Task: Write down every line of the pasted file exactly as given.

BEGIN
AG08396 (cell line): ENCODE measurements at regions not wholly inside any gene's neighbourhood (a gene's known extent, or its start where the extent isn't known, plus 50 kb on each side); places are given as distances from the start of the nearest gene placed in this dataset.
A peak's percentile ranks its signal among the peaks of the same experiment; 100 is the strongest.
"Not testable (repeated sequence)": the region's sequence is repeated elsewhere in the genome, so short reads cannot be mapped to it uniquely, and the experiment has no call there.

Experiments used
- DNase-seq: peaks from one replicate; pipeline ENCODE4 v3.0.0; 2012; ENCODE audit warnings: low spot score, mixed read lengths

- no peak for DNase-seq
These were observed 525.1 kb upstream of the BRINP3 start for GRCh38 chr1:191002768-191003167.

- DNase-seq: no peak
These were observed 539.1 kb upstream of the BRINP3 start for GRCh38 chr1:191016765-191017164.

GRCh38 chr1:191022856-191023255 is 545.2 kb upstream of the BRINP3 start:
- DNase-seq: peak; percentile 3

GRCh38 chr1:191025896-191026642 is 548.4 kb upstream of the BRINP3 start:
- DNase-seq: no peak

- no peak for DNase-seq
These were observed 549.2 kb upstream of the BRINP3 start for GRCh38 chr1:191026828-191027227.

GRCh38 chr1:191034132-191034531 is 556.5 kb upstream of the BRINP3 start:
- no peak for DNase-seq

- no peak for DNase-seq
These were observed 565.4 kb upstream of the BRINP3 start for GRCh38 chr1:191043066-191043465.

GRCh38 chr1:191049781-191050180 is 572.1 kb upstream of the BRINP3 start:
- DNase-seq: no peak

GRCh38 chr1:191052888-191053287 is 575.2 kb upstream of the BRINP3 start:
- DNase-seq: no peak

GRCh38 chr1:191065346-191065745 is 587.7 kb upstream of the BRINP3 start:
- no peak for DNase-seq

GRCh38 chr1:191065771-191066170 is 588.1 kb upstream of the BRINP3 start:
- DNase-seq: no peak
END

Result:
AG08396 (cell line): ENCODE measurements at regions not wholly inside any gene's neighbourhood (a gene's known extent, or its start where the extent isn't known, plus 50 kb on each side); places are given as distances from the start of the nearest gene placed in this dataset.
A peak's percentile ranks its signal among the peaks of the same experiment; 100 is the strongest.
"Not testable (repeated sequence)": the region's sequence is repeated elsewhere in the genome, so short reads cannot be mapped to it uniquely, and the experiment has no call there.

Experiments used
- DNase-seq: peaks from one replicate; pipeline ENCODE4 v3.0.0; 2012; ENCODE audit warnings: low spot score, mixed read lengths

- no peak for DNase-seq
These were observed 525.1 kb upstream of the BRINP3 start for GRCh38 chr1:191002768-191003167.

- DNase-seq: no peak
These were observed 539.1 kb upstream of the BRINP3 start for GRCh38 chr1:191016765-191017164.

GRCh38 chr1:191022856-191023255 is 545.2 kb upstream of the BRINP3 start:
- DNase-seq: peak; percentile 3

GRCh38 chr1:191025896-191026642 is 548.4 kb upstream of the BRINP3 start:
- DNase-seq: no peak

- no peak for DNase-seq
These were observed 549.2 kb upstream of the BRINP3 start for GRCh38 chr1:191026828-191027227.

GRCh38 chr1:191034132-191034531 is 556.5 kb upstream of the BRINP3 start:
- no peak for DNase-seq

- no peak for DNase-seq
These were observed 565.4 kb upstream of the BRINP3 start for GRCh38 chr1:191043066-191043465.

GRCh38 chr1:191049781-191050180 is 572.1 kb upstream of the BRINP3 start:
- DNase-seq: no peak

GRCh38 chr1:191052888-191053287 is 575.2 kb upstream of the BRINP3 start:
- DNase-seq: no peak

GRCh38 chr1:191065346-191065745 is 587.7 kb upstream of the BRINP3 start:
- no peak for DNase-seq

GRCh38 chr1:191065771-191066170 is 588.1 kb upstream of the BRINP3 start:
- DNase-seq: no peak